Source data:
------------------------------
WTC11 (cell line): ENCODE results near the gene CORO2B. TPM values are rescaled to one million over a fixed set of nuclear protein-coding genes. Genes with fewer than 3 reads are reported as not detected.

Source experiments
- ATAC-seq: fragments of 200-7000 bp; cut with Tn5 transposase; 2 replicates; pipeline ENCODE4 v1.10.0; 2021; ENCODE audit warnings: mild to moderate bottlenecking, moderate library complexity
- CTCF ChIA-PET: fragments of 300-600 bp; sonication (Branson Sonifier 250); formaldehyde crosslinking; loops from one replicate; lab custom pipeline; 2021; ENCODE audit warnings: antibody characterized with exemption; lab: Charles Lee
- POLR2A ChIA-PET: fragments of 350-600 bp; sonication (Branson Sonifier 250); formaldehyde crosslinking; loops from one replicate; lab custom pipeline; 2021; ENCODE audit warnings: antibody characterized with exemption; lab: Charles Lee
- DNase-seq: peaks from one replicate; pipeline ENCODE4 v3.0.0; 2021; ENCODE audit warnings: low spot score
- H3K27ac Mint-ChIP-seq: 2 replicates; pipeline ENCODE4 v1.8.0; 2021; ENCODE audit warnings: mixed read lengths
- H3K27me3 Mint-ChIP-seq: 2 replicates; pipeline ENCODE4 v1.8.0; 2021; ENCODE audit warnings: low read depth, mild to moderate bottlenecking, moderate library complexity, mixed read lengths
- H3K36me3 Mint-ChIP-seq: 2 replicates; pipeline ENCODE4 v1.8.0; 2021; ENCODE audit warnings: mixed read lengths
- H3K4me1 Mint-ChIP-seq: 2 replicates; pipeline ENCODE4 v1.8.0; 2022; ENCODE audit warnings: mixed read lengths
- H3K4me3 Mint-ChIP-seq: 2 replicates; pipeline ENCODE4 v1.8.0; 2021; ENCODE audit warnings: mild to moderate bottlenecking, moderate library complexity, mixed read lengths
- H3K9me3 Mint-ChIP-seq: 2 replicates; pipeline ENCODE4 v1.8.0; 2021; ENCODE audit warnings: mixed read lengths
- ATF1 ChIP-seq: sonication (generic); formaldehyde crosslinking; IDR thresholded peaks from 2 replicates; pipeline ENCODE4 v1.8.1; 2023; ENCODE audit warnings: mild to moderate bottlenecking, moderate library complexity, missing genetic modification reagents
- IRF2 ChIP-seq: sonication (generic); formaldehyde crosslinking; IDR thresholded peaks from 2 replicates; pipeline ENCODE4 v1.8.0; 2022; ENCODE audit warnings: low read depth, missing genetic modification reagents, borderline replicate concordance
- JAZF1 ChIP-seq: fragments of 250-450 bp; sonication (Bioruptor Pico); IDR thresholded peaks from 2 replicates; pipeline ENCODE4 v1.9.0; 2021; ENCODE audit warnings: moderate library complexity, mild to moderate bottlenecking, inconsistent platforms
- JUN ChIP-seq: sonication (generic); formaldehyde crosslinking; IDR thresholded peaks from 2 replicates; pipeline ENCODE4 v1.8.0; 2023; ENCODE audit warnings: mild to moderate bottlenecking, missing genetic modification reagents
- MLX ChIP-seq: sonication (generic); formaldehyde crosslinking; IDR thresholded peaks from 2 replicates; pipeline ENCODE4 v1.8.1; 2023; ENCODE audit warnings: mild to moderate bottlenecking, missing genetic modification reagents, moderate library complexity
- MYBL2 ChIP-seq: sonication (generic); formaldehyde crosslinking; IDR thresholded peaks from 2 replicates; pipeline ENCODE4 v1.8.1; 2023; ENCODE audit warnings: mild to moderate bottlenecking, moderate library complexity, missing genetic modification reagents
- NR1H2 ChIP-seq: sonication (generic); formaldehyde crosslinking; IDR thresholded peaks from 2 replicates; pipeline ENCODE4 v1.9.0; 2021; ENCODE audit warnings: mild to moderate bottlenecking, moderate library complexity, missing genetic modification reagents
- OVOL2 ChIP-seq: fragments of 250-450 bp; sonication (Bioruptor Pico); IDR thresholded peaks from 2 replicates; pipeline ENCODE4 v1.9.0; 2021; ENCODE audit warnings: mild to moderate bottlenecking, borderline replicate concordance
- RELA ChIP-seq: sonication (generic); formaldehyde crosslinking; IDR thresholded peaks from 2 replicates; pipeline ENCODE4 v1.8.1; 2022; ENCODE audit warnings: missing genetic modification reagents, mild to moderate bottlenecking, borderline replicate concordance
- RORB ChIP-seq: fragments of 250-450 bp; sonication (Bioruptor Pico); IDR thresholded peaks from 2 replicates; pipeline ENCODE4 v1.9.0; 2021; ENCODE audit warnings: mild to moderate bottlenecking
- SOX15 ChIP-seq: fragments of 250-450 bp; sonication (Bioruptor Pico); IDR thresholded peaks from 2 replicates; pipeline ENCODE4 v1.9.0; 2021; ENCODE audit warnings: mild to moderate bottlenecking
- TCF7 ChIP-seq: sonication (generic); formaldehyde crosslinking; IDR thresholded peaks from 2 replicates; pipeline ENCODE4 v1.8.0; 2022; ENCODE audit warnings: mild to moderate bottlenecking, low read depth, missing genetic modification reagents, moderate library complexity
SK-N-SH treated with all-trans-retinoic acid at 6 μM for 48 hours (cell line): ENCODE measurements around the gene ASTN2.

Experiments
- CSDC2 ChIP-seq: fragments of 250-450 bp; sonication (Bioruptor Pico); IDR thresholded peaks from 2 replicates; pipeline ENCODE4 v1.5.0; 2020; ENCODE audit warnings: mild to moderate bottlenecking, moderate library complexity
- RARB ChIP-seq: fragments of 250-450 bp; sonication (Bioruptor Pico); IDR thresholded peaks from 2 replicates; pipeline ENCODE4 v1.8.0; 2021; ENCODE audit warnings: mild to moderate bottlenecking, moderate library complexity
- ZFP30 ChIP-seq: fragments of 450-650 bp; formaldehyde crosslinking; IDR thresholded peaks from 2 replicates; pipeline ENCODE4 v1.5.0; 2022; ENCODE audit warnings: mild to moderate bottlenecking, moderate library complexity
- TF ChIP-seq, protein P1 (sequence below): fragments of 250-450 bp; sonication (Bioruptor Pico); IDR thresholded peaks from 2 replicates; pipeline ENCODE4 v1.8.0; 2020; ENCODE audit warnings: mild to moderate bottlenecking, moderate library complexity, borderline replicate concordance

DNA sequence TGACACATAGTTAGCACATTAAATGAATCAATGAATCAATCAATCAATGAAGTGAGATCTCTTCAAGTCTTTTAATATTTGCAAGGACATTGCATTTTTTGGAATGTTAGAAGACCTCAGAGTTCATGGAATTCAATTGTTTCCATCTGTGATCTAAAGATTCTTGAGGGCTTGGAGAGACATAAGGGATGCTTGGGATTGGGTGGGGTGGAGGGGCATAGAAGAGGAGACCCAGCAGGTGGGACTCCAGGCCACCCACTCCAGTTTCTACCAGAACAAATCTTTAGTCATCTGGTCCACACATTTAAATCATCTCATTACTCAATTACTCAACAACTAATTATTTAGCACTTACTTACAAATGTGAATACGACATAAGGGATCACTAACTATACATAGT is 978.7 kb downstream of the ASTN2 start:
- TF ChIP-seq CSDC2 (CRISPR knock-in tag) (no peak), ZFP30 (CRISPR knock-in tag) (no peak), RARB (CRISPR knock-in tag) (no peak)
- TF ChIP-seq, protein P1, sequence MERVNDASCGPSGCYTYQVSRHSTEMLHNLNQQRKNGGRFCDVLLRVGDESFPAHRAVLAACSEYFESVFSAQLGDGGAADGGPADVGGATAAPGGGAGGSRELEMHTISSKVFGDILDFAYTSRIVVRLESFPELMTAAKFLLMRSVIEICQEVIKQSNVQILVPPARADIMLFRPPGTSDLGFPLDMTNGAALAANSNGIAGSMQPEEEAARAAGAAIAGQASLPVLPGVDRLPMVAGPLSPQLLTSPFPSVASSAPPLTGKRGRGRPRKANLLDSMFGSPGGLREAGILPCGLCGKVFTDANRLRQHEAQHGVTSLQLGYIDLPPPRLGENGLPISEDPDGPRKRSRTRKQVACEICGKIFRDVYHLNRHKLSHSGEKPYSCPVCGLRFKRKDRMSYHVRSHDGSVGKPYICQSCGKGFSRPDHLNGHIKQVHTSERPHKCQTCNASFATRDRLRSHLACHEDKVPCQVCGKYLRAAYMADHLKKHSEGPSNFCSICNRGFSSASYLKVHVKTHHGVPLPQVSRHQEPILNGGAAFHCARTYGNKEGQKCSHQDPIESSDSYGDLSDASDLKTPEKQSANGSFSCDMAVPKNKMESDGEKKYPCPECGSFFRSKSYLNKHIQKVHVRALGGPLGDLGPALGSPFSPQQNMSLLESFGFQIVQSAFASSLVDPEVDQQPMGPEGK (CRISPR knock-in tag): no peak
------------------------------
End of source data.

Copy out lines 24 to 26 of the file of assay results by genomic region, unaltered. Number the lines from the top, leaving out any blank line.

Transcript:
- TCF7 ChIP-seq: sonication (generic); formaldehyde crosslinking; IDR thresholded peaks from 2 replicates; pipeline ENCODE4 v1.8.0; 2022; ENCODE audit warnings: mild to moderate bottlenecking, low read depth, missing genetic modification reagents, moderate library complexity
SK-N-SH treated with all-trans-retinoic acid at 6 μM for 48 hours (cell line): ENCODE measurements around the gene ASTN2.

Experiments